Jane and John talk in the lobby. She tells him that Richard is sitting in his office and seems a little sad. "He basically has a sign around his neck that says, 'Go away, I'm sad,'" she says. John goes to check on him.
John finds Richard sitting in his office with a sign around his neck that says, "GO AWAY, I'M SAD." Heh. Richard bemoans the fact that the firm members used to be friends, but now they're all cold to each other. John says that he and Ally have had wonderful years. They had their hearts broken, but they lived emotionally. Oh, shut up, John. Nobody cares about you and Ally. Jeez. John goes on to say that most of the people at the firm don't live emotionally. Richard says they should change that and asks if they should fire everyone. John says no, but that they do need a big change. The theme music for "Wacky Schemes to Come" plays us out of the scene. Since there's no time for any life-changing hijinks between now and the end of the hour, I'm going to pretend that this dialogue is David E. Kelley's wink-nudge pledge to the viewers to try to make the show stop sucking next season.
Ally explains to a nosy, bitchy retail clerk that she's not chaperoning a prom, she's attending one as a guest. The woman asks whether Ally's "a little vintage" to be attending a prom, then says that she has a lovely chiffon number that will go beautifully with Ally's Botox. Ow. Meow! Ally got bitch-slapped with that one. While the clerk goes for the dress, Ally looks at a wedding gown and then hallucinates the mannequins coming alive and singing "Remember -- Walking in the Sand." Normally the live-mannequin thing would scare the crap out of me, but the blonde one is super-hot so I'm okay with it. Ally cringes and wails just in time for the clerk to come out and see her doing it, of course. The clerk asks whether Ally's worried that she won't be able to fit into the gown. All I can say to that is, "Snort!" (No -- really. My sinuses are messed up today.)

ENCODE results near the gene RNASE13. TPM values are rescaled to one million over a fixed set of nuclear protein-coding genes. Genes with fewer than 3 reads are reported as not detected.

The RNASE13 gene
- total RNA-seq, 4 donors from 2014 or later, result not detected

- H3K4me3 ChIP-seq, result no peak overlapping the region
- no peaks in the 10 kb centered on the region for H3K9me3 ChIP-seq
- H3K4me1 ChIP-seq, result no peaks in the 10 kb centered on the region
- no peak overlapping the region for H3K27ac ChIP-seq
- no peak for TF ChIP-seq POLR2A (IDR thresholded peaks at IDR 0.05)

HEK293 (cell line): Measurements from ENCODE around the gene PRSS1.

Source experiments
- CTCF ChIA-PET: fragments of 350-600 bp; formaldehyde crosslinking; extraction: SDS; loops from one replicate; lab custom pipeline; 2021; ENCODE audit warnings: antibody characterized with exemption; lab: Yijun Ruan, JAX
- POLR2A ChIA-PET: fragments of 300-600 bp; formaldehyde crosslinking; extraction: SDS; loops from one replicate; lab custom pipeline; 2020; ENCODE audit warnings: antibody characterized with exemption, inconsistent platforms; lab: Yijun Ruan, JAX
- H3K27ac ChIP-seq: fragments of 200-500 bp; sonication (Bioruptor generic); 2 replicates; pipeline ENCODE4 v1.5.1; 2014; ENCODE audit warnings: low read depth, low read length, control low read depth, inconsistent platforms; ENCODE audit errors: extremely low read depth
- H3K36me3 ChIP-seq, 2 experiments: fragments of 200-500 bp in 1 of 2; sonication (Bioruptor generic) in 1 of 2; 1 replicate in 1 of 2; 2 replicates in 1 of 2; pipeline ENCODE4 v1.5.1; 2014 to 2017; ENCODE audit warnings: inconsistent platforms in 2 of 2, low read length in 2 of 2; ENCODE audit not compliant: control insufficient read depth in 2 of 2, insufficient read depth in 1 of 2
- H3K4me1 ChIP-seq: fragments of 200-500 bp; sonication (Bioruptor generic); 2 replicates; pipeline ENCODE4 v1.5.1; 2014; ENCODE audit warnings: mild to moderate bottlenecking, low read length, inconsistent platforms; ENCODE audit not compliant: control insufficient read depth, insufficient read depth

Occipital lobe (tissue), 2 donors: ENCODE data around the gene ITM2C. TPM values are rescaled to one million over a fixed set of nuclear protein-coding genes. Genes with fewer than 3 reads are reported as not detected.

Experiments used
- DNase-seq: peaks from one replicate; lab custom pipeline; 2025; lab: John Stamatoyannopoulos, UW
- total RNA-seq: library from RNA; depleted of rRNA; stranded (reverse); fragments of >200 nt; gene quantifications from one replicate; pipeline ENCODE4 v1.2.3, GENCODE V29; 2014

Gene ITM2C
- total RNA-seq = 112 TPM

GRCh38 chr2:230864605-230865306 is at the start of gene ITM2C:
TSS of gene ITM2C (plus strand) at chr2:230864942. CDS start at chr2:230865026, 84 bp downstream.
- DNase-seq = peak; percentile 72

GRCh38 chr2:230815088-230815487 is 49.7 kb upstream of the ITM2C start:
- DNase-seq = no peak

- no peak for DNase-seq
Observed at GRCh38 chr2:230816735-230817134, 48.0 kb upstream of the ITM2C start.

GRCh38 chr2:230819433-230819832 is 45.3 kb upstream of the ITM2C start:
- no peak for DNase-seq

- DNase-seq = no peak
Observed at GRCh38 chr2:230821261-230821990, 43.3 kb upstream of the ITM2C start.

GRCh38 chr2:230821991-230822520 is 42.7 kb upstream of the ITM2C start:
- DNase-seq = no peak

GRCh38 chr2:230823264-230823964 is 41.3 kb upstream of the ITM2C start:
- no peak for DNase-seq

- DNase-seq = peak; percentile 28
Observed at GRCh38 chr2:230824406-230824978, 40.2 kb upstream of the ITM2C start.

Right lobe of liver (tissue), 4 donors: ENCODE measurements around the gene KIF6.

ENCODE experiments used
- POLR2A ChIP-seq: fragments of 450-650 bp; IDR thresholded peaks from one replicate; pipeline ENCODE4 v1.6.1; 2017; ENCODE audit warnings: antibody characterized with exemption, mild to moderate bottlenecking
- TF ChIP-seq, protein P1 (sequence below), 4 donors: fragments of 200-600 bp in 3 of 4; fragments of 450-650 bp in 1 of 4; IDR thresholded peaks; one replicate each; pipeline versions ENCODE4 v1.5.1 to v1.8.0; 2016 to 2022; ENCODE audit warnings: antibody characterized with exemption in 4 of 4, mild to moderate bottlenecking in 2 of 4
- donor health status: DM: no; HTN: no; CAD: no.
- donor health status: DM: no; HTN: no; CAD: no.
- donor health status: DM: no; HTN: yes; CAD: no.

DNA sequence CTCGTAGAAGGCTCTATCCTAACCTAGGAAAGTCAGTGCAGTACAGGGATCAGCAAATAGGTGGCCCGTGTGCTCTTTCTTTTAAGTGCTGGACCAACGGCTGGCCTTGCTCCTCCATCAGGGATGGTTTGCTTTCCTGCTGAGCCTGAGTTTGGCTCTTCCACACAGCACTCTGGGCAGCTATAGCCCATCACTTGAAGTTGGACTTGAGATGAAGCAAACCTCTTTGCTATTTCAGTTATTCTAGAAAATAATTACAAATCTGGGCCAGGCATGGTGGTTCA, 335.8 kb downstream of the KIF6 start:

In the F&C lobby, Richard asks Ally whether he may go along to the prom, too. He wants to take Jane so she can be with people near her age. Ally says he can go. Whatever. Maybe it's because the high schools in my hometown were underfunded, but it seems to me that kids have to pay for prom tickets with their senior dues and can't be asking any old local lawyers to come along for the ride. Elaine walks up to tell Ally that her father is waiting for her in The Bar.
In The Bar, Ally's dad plays the piano. He thinks Larry was un-noble for walking away from the relationship. Ally excuses him, saying that Larry was in a lot of pain. Then, of course, they sing "Dulcinea." Then, of course, we get the flashback to them singing it twenty thousand years ago. Ally's dad puts his arm around her, but she doesn't shove him away like she did to her mother. I wonder why her parents were in this episode, and then assume that it was because they had already been hired to participate in Larry and Ally's wedding scene before RDJ started careening down his spiral of tragedy and dysfunction again.